“If the Guatemalan authorities insist on prosecuting Anleu, cutting foreign assistance to the Colom Administration is fair game.”
Freedom of expression is one of the hallmark of a modern and free society. Rule of law is another. In Guatemala, both of the core tenets of democracy are heading for a collision course if the socialist government insists on prosecuting Jean Anleu for a tweet. The crime? Undermining the public trust in the country’s banking system. The punishment could land Anleu five years in prison.
Mr. Anleu was arrested for saying that “the first real act [of opposition] ‘take money out of Banrural’ bankrupt the bank of the corrupt ones. #escandalogt”. If this were a crime in the United States, some Members of Congress would land in prison for criticizing Sallie Mae, Freddie Mac, the Fed, or for that matter any other banking entity.
No doubt the socialist President will seek to use this incident to distract attention from his current political problems. The country has long struggled with endemic poverty and wide-spread corruption. What the country needs it lacks most: open and free economic markets as well as political transparency and rule of law.
The most current national crisis in this Central American country stems from the death of a prominent lawyer who pre-taped a video message. Yet, this was no ordinary message. He opens with, “[u]nfortunately, if you are watching this message, it means that I, Rodrigo Rosenberg Marzano, have been assassinated by President Alvaro Colom.” Rosenberg’s death has led to many street protests and has become a major distraction for Colom.
On May 10, 2009, Rosenberg was shot and killed while riding his bicycle. Rosenberg was representing two individuals who had allegedly been assassinated over alleged activities surrounding Banrural – the same bank Anleu tweeted about earlier this week. Rosenberg’s death is allegedly linked to this case. His death has become a rallying cry for Guatemala’s young people who are fed up with lack of jobs, rule of law, and prospects for a better future.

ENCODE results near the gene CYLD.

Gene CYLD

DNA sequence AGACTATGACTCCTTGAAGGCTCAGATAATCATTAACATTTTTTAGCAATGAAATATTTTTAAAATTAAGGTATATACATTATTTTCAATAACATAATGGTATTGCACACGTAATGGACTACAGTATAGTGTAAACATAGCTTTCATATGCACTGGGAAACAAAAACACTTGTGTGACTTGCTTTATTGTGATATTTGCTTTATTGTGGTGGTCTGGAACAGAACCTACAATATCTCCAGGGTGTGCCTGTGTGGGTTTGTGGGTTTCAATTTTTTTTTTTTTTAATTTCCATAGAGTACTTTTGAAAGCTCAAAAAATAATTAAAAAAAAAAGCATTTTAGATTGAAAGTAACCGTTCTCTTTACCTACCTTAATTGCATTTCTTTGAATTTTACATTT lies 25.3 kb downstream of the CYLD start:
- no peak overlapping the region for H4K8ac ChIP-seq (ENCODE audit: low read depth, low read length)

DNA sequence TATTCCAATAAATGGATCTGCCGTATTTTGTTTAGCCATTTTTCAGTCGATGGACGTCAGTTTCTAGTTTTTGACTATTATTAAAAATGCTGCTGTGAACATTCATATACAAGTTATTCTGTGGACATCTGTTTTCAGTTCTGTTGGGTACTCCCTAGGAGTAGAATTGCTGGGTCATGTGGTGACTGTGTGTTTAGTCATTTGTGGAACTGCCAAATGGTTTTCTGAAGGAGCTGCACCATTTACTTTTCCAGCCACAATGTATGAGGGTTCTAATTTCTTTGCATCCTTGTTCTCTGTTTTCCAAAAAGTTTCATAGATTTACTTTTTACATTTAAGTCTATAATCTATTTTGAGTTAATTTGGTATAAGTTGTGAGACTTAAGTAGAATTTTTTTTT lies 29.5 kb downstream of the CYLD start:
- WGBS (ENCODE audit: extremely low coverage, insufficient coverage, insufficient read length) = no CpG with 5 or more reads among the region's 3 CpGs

The United States is Guatemala’s most important trading partner. According to USAID, excluding debt forgiveness, the country receives close to $1 billion a year in the form of foreign aide from various sources. The goal in U.S. taxpayer-funded programs is to is to “promote a more secure, prosperous, and democratic society where rule of law prevails and human rights are respected.” Does it seem like arresting tweeters is consistent with this policy? Quite the opposite.
The arrest of Anleu by Colom authorities is just as wrong as what the Iranian clerics are doing to the opposition in Iran or the Castro regime is doing in Cuba. The Colom Administration should drop these outrageous charges. In the meantime, the Obama Administration and the foreign aid oversight committees of the U.S. Congress should take a close look at U.S. taxpayer-funded foreign assistance to Guatemala. If the Guatemalan authorities insist on prosecuting Anleu, cutting foreign assistance to the Colom Administration is fair game.